by Rob Sproule
Have you noticed squiggly brown lines appearing on your birch, lilac, and vegetable leaves? If so, you’re not alone. Leaf miners are out in force and are leaving their distinctive marks around Sherwood Park and Edmonton.
The good news about leaf miners is that their damage is cosmetic and, unless the plant is already very stressed, there’s no lasting harm. The bad news is that, if you want to eradicate them completely, it’s a long and somewhat tedious road.
Leaf Miners 101
Rather than referring to a specific insect, leaf miner is a behavioral term that encompasses dozens of critters world wide. The insect, whether a fly, moth, or beetle, lay their eggs on, or in, leaves so hatching larvae has a buffet of tasty chlorophyll waiting for them.
The larvae forms meandering tiny brown trails, resembling meandering rivers, as they chomp through the soft leafy insides. By the time we notice them, the trails have often already merged with each other and meandering lines have become brown splotches. This usually represents the end of the larval stage and the worst the damage will get.
While leaf mining critters have about 3 life cycles per year, we usually don’t notice the damage until the 3rd and last (mid summer). You can sometimes see the tiny larvae inside the leaf, but usually all you’ll see are the tunnels and the black “frass” (we all know the real name for it) they leave behind.
The insects overwinter by burrowing into the ground near the host plant, emerging the next spring to start all over again.
Although losing leaf tissue weakens plants by reducing their ability to photosynthesize, the damage is seldom fatal. Keep it well-watered and fertilized and it will soldier on. If your plant is badly affected, keep your eye out for other, hopefully more easily treatable, opportunistic pests or diseases that can strike a weakened host.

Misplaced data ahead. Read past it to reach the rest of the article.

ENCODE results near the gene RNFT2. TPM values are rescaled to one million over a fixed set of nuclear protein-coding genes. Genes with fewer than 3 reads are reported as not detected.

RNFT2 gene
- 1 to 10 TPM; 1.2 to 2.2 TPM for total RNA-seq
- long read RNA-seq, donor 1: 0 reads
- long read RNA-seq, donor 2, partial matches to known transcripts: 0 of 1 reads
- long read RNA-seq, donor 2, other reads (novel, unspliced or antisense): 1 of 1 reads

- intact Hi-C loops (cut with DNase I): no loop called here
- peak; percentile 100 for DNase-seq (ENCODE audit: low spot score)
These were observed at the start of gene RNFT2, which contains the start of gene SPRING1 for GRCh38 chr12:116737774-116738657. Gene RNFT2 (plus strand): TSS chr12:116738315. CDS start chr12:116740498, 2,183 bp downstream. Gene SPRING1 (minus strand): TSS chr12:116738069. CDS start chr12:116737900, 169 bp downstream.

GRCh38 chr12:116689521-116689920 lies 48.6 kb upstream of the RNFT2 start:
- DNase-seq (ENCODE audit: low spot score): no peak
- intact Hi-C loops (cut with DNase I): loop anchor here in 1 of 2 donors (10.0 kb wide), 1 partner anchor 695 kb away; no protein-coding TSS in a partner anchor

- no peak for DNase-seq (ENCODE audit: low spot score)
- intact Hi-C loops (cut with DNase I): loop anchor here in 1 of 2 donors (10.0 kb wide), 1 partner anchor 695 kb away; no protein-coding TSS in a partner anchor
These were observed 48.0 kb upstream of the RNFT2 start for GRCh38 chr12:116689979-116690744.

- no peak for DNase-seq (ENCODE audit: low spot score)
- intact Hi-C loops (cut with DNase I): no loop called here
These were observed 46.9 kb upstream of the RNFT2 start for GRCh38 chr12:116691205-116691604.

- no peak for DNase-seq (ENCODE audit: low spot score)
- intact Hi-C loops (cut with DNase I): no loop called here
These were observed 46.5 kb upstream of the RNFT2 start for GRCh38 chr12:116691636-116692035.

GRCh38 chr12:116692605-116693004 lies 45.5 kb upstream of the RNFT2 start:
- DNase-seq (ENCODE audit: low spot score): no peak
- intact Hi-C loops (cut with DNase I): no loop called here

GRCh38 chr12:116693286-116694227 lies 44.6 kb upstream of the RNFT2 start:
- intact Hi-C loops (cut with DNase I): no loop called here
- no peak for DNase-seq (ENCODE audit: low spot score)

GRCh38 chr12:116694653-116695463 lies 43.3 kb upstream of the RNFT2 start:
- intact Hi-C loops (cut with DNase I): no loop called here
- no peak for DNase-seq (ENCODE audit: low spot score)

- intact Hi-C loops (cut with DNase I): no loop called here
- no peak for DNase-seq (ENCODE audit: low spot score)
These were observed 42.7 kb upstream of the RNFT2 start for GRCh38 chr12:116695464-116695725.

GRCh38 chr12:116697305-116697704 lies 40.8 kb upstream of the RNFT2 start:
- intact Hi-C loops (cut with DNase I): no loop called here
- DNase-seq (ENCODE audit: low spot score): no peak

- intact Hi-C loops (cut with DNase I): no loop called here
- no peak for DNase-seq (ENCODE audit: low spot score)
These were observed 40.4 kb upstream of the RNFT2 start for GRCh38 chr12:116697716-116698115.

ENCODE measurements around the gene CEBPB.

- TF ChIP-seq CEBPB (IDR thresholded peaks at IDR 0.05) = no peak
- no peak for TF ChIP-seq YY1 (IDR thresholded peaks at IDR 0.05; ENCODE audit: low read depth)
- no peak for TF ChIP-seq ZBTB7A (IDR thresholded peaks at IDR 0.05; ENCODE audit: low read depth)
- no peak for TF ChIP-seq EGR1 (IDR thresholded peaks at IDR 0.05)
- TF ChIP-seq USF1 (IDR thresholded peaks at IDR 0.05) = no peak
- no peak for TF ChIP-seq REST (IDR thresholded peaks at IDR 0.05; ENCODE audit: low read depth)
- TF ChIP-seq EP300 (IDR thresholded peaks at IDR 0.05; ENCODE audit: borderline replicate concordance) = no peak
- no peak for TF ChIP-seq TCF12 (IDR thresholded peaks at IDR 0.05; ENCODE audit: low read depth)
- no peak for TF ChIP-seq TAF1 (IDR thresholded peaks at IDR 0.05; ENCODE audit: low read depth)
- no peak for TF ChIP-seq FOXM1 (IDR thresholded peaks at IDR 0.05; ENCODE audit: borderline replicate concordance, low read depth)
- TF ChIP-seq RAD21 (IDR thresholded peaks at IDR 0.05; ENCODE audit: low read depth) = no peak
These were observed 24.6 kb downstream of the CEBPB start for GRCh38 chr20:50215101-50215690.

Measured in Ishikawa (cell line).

Edmonton-area birch trees are commonly afflicted with the Amber marked Leafminer (Profenusa thompsoni), which was introduced from Europe about 100 years ago. The good news for birch lovers is that the city of Edmonton is world leader in biologically controlling this critter.
In the 90s the city introduced a parasitic wasp (stingless) which has established a population and helps keep birches in the Edmonton area clean. It’s been such an effective control that the city hasn’t had to spray for over 15 years.
There are no effective sprays for leaf mining critters while they’re inside the leaves. All pesticides left on the market are contacts and won’t touch the larvae.
If you time it perfectly, you may be able to hit the critters as they’re emerging from the ground in the spring. Apply horticultural oil as soon as the buds start unfurling (early spring), and apply weekly until June. While you’ll need to persist for several years, this is usually an effective treatment.
For beets, tomatoes, and other smaller plants, I suggest opting for diversionary tactics over full out conflict. Planting nasturtiums and columbine near the affected area will lure the critters from your prized vegetable and tomato plants.
Several species of wasps, including the species introduced by the city of Edmonton, feast on emerging leaf mining critters and can help keep populations in check. Try to avoid the use of pesticides in order to protect any populations of predators you may have.